Man Wrongfully Imprisoned For 38 Years Leaves Prison With Puppy He Raised

Most of us could not imagine being in prison for a crime we didn’t commit. For a man by the name of Malcolm Alexander, however, it was something that was a daily reality for him for nearly 40 years. Thanks to the help of The Innocence Project, he was able to go free and he took the dog he helped to raise within the prison with him.

In 1980, Malcolm was only 21 years old when he was convicted of rape and sentenced to life in prison. He said he was innocent and maintained his innocence the entire time he was in prison.

When The Innocence Project heard about his story and started working on the case, interesting things begin to happen. That nonprofit organization works to exonerate individuals who are wrongfully convicted. In January 2018, they were successful at freeing Malcolm.

Thanks to DNA evidence, he was absolved of the crime and was freed from the Louisiana State Penitentiary. He is now 58 years old.

He was able to reunite with someone he met behind bars on the day after he was freed. It was a puppy named innocence, ‘Inn’ for short.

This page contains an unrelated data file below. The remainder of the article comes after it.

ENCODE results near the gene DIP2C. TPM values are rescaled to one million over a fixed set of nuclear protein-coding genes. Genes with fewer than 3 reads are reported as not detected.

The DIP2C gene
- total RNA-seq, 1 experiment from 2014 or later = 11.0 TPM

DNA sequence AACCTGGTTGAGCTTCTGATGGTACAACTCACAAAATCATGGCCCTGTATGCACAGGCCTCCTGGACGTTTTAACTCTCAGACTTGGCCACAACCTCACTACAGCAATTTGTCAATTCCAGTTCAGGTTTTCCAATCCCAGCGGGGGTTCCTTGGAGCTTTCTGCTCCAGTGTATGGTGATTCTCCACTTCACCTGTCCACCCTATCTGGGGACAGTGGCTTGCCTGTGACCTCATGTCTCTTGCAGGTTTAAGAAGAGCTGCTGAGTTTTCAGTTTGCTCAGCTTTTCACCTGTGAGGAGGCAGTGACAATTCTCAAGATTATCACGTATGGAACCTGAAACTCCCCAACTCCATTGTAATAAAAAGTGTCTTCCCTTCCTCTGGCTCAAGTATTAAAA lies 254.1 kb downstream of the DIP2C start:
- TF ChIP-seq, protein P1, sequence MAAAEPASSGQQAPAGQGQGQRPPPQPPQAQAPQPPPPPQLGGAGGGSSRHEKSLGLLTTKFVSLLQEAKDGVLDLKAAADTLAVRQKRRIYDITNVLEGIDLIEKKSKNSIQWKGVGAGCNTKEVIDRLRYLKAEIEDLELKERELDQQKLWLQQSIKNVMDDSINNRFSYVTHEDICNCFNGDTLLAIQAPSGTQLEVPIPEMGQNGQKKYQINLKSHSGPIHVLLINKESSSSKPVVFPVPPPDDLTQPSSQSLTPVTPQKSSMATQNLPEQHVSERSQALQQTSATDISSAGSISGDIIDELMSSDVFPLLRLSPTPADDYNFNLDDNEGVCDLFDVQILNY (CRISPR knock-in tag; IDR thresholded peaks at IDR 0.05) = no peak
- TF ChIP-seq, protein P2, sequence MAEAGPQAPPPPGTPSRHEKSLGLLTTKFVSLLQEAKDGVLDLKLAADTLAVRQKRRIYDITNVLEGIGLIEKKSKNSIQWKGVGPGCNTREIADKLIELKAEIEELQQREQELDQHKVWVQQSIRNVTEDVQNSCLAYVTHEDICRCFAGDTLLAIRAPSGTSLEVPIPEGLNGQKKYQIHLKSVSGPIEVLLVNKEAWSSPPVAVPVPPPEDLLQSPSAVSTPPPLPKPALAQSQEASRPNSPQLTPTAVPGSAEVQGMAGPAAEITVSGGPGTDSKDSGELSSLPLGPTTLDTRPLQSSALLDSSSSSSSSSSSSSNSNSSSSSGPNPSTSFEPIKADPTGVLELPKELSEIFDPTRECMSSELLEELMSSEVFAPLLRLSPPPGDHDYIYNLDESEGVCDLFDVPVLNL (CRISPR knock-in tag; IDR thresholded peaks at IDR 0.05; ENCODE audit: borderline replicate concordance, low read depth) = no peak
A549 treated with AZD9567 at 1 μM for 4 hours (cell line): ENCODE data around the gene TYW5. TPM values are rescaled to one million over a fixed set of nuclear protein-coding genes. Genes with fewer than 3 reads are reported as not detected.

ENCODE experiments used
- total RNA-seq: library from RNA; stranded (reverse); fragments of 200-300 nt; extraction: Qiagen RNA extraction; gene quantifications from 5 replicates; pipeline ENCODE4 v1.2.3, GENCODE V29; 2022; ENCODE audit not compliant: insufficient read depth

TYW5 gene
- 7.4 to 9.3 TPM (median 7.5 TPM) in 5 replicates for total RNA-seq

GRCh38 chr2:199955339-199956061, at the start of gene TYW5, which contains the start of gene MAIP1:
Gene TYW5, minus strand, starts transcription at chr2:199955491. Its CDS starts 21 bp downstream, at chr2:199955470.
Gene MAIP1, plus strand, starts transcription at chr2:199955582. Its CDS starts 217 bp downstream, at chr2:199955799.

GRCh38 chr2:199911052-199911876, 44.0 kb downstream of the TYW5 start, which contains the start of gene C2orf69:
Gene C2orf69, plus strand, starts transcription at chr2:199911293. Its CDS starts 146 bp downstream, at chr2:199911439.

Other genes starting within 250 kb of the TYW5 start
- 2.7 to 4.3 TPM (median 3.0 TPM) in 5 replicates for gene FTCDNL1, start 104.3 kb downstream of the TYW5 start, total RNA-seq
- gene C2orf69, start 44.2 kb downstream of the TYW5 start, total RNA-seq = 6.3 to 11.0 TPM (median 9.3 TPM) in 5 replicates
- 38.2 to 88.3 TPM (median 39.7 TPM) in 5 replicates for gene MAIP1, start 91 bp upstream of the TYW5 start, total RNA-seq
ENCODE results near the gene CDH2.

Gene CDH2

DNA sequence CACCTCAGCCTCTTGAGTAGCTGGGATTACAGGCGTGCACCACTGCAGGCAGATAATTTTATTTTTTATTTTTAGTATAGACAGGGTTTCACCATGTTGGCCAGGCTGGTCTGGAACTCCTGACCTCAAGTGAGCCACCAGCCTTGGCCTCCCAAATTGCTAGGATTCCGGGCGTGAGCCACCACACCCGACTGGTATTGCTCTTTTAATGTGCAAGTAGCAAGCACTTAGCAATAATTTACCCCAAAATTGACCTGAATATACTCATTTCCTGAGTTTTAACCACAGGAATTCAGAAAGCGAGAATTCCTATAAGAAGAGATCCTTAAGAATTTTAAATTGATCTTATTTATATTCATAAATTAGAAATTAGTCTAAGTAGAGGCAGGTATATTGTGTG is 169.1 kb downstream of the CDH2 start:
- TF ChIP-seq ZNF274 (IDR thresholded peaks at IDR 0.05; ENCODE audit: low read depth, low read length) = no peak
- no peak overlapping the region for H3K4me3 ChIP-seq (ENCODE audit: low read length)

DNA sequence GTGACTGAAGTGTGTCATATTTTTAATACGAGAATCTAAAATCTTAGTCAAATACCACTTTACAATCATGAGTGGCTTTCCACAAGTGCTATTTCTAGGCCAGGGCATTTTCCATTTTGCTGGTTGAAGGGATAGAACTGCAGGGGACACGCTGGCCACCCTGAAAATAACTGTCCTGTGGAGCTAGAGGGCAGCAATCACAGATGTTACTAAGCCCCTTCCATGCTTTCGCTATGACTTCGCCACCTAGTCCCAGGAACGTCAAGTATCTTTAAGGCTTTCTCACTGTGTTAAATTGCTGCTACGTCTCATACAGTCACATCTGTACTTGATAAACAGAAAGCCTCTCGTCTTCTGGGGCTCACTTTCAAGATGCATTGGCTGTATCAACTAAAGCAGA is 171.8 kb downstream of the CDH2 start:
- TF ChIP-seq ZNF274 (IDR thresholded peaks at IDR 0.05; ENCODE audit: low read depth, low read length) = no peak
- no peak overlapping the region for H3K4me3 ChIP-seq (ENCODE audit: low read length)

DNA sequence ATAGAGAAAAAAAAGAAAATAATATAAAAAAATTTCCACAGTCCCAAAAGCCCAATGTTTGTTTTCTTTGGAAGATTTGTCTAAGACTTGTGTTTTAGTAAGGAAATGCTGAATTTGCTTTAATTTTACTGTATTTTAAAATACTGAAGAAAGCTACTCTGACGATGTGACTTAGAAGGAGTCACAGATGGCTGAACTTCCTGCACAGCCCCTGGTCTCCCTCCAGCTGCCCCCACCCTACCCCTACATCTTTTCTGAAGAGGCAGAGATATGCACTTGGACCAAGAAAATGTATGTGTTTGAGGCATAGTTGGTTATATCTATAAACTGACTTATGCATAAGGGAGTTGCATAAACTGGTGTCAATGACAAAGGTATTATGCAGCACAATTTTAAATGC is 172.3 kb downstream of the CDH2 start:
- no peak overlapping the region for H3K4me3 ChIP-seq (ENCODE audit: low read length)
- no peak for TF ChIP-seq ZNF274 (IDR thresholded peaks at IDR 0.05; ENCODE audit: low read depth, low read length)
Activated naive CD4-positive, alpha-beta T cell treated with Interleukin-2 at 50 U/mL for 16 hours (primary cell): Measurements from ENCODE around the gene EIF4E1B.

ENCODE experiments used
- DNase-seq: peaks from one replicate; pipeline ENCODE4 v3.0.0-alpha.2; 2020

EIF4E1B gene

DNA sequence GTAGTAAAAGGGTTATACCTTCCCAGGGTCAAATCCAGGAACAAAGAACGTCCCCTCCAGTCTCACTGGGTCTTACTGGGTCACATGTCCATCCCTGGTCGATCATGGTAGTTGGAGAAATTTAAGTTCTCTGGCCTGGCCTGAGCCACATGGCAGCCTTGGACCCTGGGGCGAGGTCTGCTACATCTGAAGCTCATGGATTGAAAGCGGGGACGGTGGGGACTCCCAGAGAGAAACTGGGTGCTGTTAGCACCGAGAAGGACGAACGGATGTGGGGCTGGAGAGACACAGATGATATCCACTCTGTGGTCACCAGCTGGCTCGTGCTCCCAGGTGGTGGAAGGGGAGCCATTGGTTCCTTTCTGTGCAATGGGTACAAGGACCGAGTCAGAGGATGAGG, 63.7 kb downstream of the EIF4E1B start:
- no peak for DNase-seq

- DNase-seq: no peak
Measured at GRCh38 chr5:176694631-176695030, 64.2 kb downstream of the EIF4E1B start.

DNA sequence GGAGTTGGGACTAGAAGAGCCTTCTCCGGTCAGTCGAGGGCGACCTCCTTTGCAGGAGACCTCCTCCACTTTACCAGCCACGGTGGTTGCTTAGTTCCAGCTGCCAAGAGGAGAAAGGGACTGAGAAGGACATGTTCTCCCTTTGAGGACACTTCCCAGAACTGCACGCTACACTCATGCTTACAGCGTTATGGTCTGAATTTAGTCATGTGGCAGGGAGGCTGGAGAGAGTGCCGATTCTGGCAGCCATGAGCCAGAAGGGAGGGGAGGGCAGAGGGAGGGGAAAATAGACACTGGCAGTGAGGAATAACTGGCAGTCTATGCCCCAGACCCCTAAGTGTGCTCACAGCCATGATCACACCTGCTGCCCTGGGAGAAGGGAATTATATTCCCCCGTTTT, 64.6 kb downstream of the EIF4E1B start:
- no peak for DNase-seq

Inn is a black Labrador retriever and she was born in the prison. As the runt of the litter, she was raised by Malcolm while he worked at the metal and wood shops within the prison.

The mother and puppies were not part of a formal foster or rehabilitation program at the facility. They were pets and some inmates are permitted to keep them.

“To have a dog is a privilege,” Malcolm said of caring for Inn. “It makes the world different.” An attorney with the Innocence Project, Vanessa Potkin was able to capture the reunion on video.

Malcolm was thrilled to be back together with his dog again. She is now nine months old and welcomes some belly rubs. Malcolm reassures her that he will be staying with her.

“You ain’t got nothing to worry about no more,” he says in the video. “I told you they was gonna get us out.”

Malcolm was also able to get back together with his son, grandson and 82-year-old mother. While in prison, he learned woodworking, jewelry making and carpentry so he hopes to find a job in one of those trades.

When he was first incarcerated, he was understandably angry but he says he is not angry any longer. He now simply wants to ‘enjoy what life we have left’.

He is also thrilled to have his dog by his side.

“This brings it all together.”

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